Here’s a list of what I think of as the concrete tools of safety, from less complex to more complex:
- Patient Chart
The patient chart is one of the most basic forms of communication in any acupuncture practice, even when it’s primarily just a communication between the practitioner’s past and future self. Creating safety by means of the patient chart means making simple, clear, understandable notes that portray as accurately as possible the clinical interactions between the patient and the practitioner(s).
The chart includes intake paperwork which, as part of the intake, goes a long way to set a tone of social safety (or, unfortunately, the opposite). Having the right forms, which elicit only the information that the acupuncturist really needs and give enough information to the patient to help them use the clinic on their own terms, is a foundational safety-positive choice.
And of course no patient chart would be complete without informed consent.
Train yourself to have good, timely charting habits -- it’s a major stress-reduction strategy. Charting is only a big deal when you don’t do it.
Incident reports are exactly what they sound like: descriptions of incidents that involve safety issues. (For a cautionary tale about the importance of incident reports, check out Anatomy of a Safety Incident #4.) Incident reports often go into a patient’s chart, but if they’re not about a specific patient, they can go into a more general clinic log.
And of course, AERD reports are a great way to create safety!
Train yourself to write incident reports and AERD reports; like charting, they’re only a big deal if you don’t do them.
- Regular Meetings
Safety meetings at WCA are pretty simple: once a month, our regular governance meetings include an agenda item titled “safety check in”. When we get to that part of the meeting, the facilitator says, “does anybody have any safety issues or safety concerns that have come up over the last month?” Since our clinics re-opened after lockdown, there have always been COVID-related policy updates to discuss because events were continually unfolding; it’ll be interesting to see what happens post-pandemic. Regardless, though, safety meetings are a vital part of OSHA compliance, and they can be as simple as training everybody to expect a brief safety check-in as part of other regularly scheduled meetings. The consistency is what’s important. And of course, remember to take minutes!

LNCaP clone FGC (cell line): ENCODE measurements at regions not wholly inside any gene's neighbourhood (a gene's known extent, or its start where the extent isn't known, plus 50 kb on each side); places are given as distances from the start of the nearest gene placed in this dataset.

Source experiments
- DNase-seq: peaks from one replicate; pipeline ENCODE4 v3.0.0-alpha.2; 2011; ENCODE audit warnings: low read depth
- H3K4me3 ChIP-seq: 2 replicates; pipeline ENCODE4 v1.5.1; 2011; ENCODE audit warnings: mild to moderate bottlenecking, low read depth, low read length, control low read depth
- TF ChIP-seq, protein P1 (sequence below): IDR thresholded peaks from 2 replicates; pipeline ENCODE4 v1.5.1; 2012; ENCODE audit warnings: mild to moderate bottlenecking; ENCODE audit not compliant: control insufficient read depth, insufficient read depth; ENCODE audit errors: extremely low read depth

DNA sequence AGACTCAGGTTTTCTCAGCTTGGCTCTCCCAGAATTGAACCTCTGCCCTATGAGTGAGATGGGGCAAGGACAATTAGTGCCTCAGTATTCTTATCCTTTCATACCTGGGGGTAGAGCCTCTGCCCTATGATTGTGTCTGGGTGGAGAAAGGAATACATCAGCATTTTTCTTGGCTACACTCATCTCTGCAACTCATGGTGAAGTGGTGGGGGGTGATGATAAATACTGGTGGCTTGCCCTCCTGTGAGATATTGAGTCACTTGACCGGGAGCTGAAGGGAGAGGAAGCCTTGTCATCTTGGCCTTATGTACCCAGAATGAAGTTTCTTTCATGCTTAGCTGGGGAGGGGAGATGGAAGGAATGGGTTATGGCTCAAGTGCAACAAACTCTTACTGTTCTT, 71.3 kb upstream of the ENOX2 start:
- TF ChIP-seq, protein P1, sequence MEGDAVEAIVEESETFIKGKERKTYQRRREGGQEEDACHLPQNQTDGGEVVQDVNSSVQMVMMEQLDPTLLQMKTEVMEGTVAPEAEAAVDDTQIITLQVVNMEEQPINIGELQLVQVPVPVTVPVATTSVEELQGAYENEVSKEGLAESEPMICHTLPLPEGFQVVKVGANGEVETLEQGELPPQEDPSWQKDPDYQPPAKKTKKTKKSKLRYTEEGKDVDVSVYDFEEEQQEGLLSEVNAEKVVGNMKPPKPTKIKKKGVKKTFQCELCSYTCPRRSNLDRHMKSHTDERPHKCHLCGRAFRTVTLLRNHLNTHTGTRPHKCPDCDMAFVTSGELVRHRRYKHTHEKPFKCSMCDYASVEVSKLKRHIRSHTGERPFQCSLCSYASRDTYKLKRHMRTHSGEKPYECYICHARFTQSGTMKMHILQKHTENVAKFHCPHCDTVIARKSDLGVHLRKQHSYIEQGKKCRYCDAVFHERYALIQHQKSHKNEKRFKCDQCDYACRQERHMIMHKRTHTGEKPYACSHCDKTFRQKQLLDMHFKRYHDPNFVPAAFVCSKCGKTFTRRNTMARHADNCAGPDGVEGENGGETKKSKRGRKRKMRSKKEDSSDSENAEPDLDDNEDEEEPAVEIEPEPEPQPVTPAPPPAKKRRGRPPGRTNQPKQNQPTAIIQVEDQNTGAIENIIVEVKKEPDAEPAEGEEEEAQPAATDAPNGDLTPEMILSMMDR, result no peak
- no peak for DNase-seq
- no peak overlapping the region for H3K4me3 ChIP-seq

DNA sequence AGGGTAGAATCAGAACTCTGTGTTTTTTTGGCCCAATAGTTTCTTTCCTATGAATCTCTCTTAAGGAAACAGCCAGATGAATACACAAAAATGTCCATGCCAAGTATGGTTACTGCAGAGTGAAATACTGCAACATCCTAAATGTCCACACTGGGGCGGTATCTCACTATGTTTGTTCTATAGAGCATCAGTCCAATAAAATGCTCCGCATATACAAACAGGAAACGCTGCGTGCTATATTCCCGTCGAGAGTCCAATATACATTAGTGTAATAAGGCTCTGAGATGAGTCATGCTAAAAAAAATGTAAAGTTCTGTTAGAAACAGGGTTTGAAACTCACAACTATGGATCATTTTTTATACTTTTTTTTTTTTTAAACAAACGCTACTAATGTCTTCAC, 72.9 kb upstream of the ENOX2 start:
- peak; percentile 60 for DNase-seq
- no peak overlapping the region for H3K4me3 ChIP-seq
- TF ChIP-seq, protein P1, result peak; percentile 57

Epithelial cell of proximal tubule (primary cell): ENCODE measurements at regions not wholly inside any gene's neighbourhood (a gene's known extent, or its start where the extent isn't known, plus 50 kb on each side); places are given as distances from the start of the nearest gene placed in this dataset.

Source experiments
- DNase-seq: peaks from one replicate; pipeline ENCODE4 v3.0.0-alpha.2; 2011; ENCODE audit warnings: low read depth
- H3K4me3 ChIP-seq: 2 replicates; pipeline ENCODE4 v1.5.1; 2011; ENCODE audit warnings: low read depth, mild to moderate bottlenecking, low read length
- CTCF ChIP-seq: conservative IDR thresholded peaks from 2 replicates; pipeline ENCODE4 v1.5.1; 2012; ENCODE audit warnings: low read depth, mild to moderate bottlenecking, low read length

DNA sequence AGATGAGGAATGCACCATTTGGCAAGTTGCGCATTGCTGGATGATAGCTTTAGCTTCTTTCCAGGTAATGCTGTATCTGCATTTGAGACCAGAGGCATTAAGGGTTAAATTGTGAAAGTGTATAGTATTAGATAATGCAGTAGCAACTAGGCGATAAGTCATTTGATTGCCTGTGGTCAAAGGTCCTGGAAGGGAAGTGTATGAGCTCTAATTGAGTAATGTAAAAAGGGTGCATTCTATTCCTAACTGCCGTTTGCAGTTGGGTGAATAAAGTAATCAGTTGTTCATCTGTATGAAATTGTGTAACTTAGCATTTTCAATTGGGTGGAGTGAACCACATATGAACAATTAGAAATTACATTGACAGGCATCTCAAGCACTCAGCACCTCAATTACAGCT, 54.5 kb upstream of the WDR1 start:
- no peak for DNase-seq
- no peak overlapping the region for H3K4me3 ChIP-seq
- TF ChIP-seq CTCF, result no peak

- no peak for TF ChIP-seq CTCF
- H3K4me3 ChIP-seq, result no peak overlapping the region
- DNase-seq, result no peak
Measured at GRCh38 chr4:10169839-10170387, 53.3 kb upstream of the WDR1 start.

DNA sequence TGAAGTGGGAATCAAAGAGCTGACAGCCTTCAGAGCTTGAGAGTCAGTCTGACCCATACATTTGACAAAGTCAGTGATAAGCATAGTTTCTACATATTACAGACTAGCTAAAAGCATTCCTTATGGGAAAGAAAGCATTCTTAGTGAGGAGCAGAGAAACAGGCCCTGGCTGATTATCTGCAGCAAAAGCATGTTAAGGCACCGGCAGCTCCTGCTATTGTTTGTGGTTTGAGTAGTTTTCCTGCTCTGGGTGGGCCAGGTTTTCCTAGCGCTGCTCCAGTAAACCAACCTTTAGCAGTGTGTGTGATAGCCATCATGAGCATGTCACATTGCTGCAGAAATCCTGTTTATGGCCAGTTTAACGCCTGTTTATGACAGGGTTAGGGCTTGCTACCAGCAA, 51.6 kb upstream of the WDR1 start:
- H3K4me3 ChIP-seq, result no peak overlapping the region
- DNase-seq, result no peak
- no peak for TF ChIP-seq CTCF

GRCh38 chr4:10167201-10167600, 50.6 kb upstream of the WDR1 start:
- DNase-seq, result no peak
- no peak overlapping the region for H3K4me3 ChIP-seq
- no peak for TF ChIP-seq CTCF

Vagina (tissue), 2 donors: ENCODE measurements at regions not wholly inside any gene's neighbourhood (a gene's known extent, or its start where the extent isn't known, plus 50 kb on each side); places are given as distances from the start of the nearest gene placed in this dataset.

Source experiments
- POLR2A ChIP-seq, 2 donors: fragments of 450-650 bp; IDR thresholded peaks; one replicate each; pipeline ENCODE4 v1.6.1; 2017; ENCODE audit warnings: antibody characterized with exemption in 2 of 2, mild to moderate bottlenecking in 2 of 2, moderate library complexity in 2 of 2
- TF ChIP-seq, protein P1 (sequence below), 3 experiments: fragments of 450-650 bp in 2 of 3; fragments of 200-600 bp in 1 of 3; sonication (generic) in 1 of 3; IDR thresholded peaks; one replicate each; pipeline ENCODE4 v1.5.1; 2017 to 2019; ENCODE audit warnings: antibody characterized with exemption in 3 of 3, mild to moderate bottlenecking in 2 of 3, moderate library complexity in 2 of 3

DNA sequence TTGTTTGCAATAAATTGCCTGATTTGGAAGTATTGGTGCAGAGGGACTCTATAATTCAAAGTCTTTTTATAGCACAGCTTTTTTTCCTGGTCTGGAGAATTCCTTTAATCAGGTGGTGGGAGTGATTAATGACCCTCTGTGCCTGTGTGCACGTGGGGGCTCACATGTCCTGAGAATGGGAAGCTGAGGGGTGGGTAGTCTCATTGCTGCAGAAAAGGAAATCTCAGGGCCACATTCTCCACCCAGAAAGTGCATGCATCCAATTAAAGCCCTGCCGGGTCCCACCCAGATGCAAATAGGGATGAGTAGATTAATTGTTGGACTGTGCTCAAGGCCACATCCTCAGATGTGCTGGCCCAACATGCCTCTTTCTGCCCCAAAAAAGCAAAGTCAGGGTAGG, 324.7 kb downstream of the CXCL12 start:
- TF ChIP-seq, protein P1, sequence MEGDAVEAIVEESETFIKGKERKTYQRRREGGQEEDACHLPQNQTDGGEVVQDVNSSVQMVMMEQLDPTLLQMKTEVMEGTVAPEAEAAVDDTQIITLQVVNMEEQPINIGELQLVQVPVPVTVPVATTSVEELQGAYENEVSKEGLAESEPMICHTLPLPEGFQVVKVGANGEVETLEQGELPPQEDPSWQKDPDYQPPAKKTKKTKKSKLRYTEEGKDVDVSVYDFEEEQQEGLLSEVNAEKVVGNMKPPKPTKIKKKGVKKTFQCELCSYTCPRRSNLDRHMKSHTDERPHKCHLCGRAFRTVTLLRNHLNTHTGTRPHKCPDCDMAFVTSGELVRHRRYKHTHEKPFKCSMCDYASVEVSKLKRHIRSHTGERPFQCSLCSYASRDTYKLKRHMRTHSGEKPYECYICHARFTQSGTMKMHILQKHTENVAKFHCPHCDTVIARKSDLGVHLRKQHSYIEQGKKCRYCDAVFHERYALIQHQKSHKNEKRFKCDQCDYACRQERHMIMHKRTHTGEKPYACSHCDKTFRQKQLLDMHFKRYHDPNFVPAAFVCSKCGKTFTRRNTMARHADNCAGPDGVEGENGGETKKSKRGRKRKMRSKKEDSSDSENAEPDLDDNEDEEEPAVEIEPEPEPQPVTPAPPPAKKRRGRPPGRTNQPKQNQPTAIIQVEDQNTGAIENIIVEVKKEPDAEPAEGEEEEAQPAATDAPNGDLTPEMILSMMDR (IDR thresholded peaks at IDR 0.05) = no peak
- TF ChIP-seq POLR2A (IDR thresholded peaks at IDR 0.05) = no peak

If you have a solo practice, you can still have safety meetings with yourself.
And always practice good meeting hygiene -- more about that here, under the heading of "Meetings and How Not to Hate Them".
- Scripts for Conversations
Especially difficult ones; one major purpose of scripts is to make certain inevitable conversations less stressful for you, the practitioner. (Even intake scripts fall into this category: there are lots of different ways to do intakes but having your own version memorized make them much easier to navigate.) For example, here’s a script for patients who feel worse after a treatment.
Patient Safety Handouts are a useful resource for these conversations as well.